Would ‘NCIS’ Make for a Good Movie or a Terrible One?
NCIS has been a hit primetime procedural for 17 seasons and counting. And, when a show manages to stand the test of time — drawing viewers to the TV screen each week for years on end — a movie makeover often comes along.
From The A-Team and Charlie’s Angels to M*A*S*H and Miami Vice, shows of the NCIS kin often receive the silver screen treatment — capitalizing on the show’s viewership demographic to ensure ticket sales. It’s a low risk, high opportunity situation. Yet, would NCIS make a good movie? What would it take for NCIS: The Movie to please audiences? There are a few obvious reasons the movie could fall into critical and audience condemnation, as it would take a great deal of finesse to get it right.
‘NCIS: The Movie’ could suffer from a plot-focused, action-oriented slant
The show may present a new case each week — with a new criminal and/or a new innocent life in need of saving. Yet, the procedural does not depend on its weekly narrative sagas. Rather, NCIS relies on its long-gestating character dynamics that come to the surface every now and again.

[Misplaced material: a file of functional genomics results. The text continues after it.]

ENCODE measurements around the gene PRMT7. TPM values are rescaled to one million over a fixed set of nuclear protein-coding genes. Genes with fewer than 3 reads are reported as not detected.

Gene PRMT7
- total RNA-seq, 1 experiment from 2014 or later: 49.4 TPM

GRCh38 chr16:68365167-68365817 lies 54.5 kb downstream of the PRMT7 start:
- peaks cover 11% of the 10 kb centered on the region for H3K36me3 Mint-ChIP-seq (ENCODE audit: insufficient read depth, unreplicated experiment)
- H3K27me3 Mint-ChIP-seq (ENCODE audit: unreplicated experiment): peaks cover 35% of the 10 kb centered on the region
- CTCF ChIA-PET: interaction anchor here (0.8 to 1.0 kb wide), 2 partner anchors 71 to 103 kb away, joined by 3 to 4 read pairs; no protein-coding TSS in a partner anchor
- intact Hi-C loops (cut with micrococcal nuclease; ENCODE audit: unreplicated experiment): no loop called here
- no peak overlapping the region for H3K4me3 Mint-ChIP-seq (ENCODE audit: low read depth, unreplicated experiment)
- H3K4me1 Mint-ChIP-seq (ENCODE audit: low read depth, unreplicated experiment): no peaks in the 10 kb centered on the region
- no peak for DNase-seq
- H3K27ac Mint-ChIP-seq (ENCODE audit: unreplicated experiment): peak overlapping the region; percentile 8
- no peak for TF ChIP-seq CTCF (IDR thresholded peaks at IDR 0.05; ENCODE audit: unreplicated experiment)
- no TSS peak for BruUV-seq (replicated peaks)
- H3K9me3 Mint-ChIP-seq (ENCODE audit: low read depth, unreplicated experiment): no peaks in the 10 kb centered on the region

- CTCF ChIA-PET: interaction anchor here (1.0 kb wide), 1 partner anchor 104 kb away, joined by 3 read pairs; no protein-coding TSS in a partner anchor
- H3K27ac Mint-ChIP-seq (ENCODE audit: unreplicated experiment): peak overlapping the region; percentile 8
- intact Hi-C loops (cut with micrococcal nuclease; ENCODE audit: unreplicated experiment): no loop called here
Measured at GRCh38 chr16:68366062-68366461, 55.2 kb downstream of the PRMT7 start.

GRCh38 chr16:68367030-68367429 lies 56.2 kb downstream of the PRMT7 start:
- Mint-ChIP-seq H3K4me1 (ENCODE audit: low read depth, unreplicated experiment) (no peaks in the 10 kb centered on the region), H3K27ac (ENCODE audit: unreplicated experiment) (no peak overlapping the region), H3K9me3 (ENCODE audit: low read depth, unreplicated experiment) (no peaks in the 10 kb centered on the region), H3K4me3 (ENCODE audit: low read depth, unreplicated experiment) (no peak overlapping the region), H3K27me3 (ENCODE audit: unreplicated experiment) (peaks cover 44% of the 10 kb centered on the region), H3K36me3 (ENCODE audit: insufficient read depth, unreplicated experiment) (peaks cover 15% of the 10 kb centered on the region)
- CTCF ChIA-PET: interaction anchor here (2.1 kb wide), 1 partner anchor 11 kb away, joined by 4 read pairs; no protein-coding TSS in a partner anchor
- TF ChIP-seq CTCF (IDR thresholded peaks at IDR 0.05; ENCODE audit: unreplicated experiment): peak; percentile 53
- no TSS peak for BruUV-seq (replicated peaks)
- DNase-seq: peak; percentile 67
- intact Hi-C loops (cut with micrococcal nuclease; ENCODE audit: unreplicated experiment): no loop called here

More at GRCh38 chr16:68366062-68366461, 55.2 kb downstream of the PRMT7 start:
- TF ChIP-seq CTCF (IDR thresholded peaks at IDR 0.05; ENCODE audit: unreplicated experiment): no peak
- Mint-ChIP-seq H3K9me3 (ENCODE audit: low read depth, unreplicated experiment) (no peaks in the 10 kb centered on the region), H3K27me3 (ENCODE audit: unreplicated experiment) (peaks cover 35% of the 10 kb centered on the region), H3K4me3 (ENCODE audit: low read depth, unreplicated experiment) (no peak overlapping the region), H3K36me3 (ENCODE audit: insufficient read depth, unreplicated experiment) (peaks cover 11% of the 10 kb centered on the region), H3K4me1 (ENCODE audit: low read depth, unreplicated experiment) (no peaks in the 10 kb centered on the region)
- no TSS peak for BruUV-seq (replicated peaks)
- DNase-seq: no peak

NCIS is a character-driven show. Thus, an action movie, in which all the characters boast the same name as their television-counterparts — yet lack their fleshed-out relationships — would fail to succeed. And, unfortunately, NCIS has had hours upon hours to develop relationships.
Would a two-hour movie rush the romantic arc between Tony and Ziva? Would a two-hour flick fail to show McGee’s transformation from a wee trainee to a leader? If NCIS were to become a movie, what would those involved in the project have to do to satisfy fans of the TV show?
The best way to turn ‘NCIS’ into a cinematic spectacle would be via franchise
NCIS: The Movie would likely fail to hit all the beloved chords as a single, one-and-done production. The relationships inherent to the story take too much time to build — too much time that would take away from the mystery and the action drama driving the movie. You would either get character without plot, or plot without character. Getting both right — when the showrunners have had years to do just that — would be a mighty challenge.
If NCIS became a franchise, relationships could be cemented with the implication for further growth. The movie could hint at where the characters would go, without having to rush to the finish line. Creating a franchise (likely a trilogy) would provide time to develop the relationship between Ziva and Tony, the father-daughter dynamic between Gibbs and Ziva, the sibling bond between McGee and Ziva, and so on.
The film characters, rather than becoming mere caricatures of their television counterparts, would receive the same level of detail in the form of a franchise, while also allowing the action-driven plot to take center stage (when necessary), keeping fans at the edge of their seats as any strong NCIS episode does.